On July 11, 2018, CRTC announced the issuance of notices of violation against Datablocks, Inc. and Sunlight Media Network Inc. alleging that they violated CASL by aiding their clients to distribute online ads that installed malicious computer programs in violation of CASL's computer program rules. CRTC's announcement and investigation summary explain as follows:
- Online advertisements are a main method for distributing malicious software by serving "malvertising" advertisements that are "booby-trapped" to cause the unauthorized installation of exploit programs that permit the installation of secondstage malware (e.g. ransomware and Trojans) to conduct malicious activities.
- Datablocks and Sunlight Media are closely connected companies involved in the distribution of online ads. Datablocks owns and operates a real-time bidding system for the distribution of customized ads to website users. Sunlight Media operates an ad network and serves as a broker between advertisers and publishers (website operators) using Datablocks' system.
- Sunlight Media's anonymous clients used the services of Datablocks and Sunlight Media to distribute malvertising that installed malicious computer programs in violation of CASL's computer program rules.
- Datablocks and Sunlight Media, by their acts and omissions, allegedly aided their clients to commit CASL violations. In particular:
- Datablocks and Sunlight Media provided the technical means and services used to distribute malvertising.
- Sunlight Media actively promoted its services used for malvertising distribution, formed relationships with clients known for distributing malvertising, and adopted practices that permitted and encouraged anonymity by its clients.
- Datablocks maintained its relationship with Sunlight Media notwithstanding Sunlight Media's non-compliant practices.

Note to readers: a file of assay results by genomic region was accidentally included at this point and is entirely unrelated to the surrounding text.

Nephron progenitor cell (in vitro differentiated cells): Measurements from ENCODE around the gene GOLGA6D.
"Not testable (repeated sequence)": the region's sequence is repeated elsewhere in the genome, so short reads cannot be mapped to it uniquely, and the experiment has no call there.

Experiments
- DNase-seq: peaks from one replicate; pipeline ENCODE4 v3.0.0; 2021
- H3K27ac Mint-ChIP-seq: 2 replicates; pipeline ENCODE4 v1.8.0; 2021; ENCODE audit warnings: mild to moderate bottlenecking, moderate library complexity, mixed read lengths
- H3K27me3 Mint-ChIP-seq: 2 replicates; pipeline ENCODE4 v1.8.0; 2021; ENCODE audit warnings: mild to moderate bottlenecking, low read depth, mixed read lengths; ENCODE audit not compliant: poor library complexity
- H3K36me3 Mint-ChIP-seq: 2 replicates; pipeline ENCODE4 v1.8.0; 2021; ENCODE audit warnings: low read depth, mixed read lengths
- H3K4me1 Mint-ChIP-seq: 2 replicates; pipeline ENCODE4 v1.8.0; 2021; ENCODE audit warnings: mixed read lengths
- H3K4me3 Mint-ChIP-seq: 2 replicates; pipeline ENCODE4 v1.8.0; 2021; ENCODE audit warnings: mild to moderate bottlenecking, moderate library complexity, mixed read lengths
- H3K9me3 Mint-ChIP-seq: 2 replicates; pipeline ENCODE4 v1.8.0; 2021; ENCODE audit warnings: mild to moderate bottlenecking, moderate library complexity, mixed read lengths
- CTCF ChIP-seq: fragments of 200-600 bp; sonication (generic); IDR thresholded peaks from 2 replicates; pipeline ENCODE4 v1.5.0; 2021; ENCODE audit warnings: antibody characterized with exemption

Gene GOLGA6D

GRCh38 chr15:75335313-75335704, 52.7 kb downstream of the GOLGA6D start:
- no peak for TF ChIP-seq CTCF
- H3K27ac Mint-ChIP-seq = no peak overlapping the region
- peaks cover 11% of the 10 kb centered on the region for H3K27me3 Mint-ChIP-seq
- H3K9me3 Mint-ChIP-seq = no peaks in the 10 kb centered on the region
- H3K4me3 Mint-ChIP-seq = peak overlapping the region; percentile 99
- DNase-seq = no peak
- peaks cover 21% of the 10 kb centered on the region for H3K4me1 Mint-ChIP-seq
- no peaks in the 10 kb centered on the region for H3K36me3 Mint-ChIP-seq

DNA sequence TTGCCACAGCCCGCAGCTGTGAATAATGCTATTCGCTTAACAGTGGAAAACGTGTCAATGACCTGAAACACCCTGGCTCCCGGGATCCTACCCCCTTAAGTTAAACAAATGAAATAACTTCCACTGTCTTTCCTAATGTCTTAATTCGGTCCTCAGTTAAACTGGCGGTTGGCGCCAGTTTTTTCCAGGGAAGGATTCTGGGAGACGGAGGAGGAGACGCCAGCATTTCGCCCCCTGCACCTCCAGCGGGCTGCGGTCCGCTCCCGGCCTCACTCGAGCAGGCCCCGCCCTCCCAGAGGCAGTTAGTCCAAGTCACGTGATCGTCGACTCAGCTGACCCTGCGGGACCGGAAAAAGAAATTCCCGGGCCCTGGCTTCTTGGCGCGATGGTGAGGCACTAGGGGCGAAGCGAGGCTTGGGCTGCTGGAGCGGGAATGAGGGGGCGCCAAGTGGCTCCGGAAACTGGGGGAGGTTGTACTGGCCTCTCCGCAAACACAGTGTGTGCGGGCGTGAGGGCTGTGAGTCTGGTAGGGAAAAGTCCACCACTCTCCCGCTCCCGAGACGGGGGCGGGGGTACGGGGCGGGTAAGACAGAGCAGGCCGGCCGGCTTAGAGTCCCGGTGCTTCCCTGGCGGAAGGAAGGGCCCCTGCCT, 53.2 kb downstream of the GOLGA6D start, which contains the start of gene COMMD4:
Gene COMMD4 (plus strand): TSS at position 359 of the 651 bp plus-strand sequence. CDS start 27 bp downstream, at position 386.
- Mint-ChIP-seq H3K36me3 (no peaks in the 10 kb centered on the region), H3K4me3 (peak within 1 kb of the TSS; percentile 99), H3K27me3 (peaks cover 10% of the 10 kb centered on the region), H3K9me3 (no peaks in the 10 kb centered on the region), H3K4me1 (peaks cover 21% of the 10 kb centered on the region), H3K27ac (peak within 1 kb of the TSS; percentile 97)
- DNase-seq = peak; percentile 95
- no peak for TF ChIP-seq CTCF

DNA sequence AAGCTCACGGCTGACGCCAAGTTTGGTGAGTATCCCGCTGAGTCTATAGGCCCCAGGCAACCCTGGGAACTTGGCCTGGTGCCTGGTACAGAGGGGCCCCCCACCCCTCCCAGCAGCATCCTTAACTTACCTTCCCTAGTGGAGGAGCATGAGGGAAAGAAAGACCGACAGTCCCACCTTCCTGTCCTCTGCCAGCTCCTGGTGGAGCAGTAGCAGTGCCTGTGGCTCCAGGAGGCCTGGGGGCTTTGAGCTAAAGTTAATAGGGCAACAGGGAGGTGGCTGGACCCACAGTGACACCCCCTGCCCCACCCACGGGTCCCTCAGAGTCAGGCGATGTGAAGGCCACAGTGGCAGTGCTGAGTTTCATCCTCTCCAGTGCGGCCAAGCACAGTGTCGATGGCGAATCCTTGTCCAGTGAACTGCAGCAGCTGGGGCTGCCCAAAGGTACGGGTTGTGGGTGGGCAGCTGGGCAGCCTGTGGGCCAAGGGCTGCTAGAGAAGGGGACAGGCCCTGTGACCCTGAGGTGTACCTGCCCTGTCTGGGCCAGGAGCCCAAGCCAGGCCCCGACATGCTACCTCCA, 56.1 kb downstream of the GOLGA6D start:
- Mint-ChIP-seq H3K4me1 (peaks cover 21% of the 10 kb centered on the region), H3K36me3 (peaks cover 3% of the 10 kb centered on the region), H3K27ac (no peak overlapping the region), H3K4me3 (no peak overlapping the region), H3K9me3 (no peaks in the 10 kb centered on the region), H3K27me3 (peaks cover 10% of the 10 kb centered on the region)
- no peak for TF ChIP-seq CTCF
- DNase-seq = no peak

- Datablocks and Sunlight Media were warned by the Canadian Cyber-Incident Response Centre in 2015 and CRTC in 2016 that their services were being used to distribute malvertising, but they did not implement safeguards to prevent those activities.
- Datablocks and Sunlight Media did not implement any fundamental and well-known basic safeguards to prevent their clients from distributing malvertising, such as written contracts with clients to require CASL compliance; monitoring how clients used their services; and written corporate CASL compliance policies and procedures.
- Datablocks and Sunlight Media financially benefitted from their clients' CASL violations because their fees depended on a pay-per-click business model.
As a result of the investigation, CRTC's Chief Compliance and Enforcement Officer issued notices of violation imposing administrative monetary penalties of $100,000 on Datablocks and $150,000 on Sunlight Media.
CRTC's Chief Compliance and Enforcement Officer explained: "As a result of Datablocks and Sunlight Media's failure to implement basic safeguards, simply viewing certain online ads may have led to the installation of unwanted and malicious software. Our enforcement actions send a clear message to companies whose business models may enable these types of activities. Businesses must ensure their commercial activities do not jeopardize Canadians' online safety."
CRTC's enforcement action illustrates how CASL imposes liability on an organization that aids another person to commit a CASL violation. CRTC has encouraged organizations to develop and implement a credible and effective CASL compliance program as a risk management strategy to reduce the likelihood of CASL contraventions and to help establish a due diligence defense and ameliorate potential sanctions if a CASL contravention occurs. For more information, see BLG bulletin CASL Compliance Programs Preparing for Litigation.